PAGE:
Hasakova K, Vician M, Reis R, et al.
The expression of clock genes cry1 and cry2 in human colorectal cancer and tumor adjacent tissues correlates differently dependent on tumor location.
Neoplasma. 2018; 65(6):986-992 [PubMed] Related Publications
Colorectal cancer (CRC) exhibits differences in its features depending on the location of the tumor. The role of the circadian system in carcinogenesis is accepted, and many studies report different clock gene expression in tumors compared to healthy tissue. However, little attention is given to the changes in clock genes in tumors arising from various locations across the colon and rectum. The aim of our study was to investigate the expression of the clock genes cry1 and cry2 in human CRC tissue and tissue adjacent to colorectal tumors in a cohort of 64 patients by real time PCR. Expression of cry1 in the entire patient cohort was higher in tumors compared to adjacent tissues in the right-sided colon but not in the left-sided colorectum. Difference in cry1 expression between tumor and adjacent tissue in the right-sided colon was preserved in women and a trend was observed in men. Higher expression of cry1 in the right-sided colon tumor tissue was associated with worse survival in women and the expression of cry1 in the left-sided colorectum was significantly higher in the adjacent tissue compared to tumor in men but not in women. Expression of cry2 was lower in the tumor than in adjacent tissue in both the right and left-sided colorectum. This trend was generally preserved, but the difference reached significance level only in the male left-sided colon, and cry2 expression in the tumor tissue significantly correlated with location of the tumor in men with grade 2 cancer. Finally, we detected significant correlation between tumor location and cry1 expression in the adjacent tissue and the combined results establish that tumor influence on adjacent tissue is dependent on tumor location. Changed clock gene expression should therefore be considered in specific CRC patient sub-groups.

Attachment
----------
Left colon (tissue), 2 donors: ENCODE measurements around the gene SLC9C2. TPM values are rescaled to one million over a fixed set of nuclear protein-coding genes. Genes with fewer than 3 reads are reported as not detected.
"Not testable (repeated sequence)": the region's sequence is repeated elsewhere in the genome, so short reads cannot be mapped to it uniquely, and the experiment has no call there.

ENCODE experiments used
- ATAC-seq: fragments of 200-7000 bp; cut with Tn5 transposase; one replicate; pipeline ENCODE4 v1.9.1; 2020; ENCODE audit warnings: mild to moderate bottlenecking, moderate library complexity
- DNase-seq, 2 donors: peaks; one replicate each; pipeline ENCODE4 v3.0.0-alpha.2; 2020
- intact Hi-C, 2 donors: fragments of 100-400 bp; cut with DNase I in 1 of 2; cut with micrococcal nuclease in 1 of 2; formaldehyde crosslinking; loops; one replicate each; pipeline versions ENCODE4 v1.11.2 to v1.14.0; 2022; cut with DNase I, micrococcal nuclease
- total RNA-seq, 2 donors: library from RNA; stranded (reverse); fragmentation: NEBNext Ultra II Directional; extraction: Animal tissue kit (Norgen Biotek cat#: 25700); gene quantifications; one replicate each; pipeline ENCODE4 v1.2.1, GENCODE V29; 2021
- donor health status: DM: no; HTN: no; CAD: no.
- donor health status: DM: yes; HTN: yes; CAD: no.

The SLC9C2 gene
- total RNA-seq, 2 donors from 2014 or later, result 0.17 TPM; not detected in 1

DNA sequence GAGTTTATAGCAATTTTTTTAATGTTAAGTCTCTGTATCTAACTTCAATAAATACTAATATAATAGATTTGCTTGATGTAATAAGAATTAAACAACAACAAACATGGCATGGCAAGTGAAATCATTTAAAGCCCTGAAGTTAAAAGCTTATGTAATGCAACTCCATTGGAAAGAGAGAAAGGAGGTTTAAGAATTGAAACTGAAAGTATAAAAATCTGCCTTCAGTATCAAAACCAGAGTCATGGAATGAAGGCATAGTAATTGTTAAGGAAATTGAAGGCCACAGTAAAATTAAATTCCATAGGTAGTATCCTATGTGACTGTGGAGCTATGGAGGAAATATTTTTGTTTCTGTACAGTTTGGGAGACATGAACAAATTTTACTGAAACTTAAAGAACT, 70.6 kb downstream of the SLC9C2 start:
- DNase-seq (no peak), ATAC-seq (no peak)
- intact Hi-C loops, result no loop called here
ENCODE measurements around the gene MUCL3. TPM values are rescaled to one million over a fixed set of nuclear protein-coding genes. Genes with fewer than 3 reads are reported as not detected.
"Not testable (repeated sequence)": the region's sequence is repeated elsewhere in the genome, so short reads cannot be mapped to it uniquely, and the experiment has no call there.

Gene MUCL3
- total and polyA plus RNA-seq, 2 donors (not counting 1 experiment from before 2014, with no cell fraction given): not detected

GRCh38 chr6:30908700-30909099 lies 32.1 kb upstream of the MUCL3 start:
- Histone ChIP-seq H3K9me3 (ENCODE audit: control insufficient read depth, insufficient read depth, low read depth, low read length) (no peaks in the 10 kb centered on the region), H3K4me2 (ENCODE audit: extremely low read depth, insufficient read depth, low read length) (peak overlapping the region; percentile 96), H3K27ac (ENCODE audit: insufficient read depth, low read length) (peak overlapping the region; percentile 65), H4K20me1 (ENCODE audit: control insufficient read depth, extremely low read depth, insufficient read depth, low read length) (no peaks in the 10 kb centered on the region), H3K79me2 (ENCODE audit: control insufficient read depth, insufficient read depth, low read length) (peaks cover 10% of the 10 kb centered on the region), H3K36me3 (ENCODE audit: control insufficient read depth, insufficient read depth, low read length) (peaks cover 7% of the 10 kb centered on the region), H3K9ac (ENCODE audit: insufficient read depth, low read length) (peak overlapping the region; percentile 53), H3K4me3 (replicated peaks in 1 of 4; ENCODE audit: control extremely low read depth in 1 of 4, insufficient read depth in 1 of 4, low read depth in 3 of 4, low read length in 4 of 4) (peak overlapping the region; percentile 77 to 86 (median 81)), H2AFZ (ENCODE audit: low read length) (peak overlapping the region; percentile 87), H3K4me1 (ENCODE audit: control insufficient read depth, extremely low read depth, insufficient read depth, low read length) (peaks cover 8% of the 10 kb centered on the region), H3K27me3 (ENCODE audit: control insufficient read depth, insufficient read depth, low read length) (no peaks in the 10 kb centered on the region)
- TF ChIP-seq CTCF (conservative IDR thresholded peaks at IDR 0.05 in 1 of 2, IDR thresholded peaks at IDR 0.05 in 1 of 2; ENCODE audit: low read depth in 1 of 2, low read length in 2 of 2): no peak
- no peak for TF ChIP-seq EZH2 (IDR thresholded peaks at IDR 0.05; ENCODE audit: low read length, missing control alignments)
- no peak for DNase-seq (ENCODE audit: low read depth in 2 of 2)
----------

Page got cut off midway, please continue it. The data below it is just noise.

El-Athman R, Fuhr L, Relógio A
A Systems-Level Analysis Reveals Circadian Regulation of Splicing in Colorectal Cancer.
EBioMedicine. 2018; 33:68-81 [PubMed] Free Access to Full Article Related Publications
Accumulating evidence points to a significant role of the circadian clock in the regulation of splicing in various organisms, including mammals. Both dysregulated circadian rhythms and aberrant pre-mRNA splicing are frequently implicated in human disease, in particular in cancer. To investigate the role of the circadian clock in the regulation of splicing in a cancer progression context at the systems-level, we conducted a genome-wide analysis and compared the rhythmic transcriptional profiles of colon carcinoma cell lines SW480 and SW620, derived from primary and metastatic sites of the same patient, respectively. We identified spliceosome components and splicing factors with cell-specific circadian expression patterns including SRSF1, HNRNPLL, ESRP1, and RBM 8A, as well as altered alternative splicing events and circadian alternative splicing patterns of output genes (e.g., VEGFA, NCAM1, FGFR2, CD44) in our cellular model. Our data reveals a remarkable interplay between the circadian clock and pre-mRNA splicing with putative consequences in tumor progression and metastasis.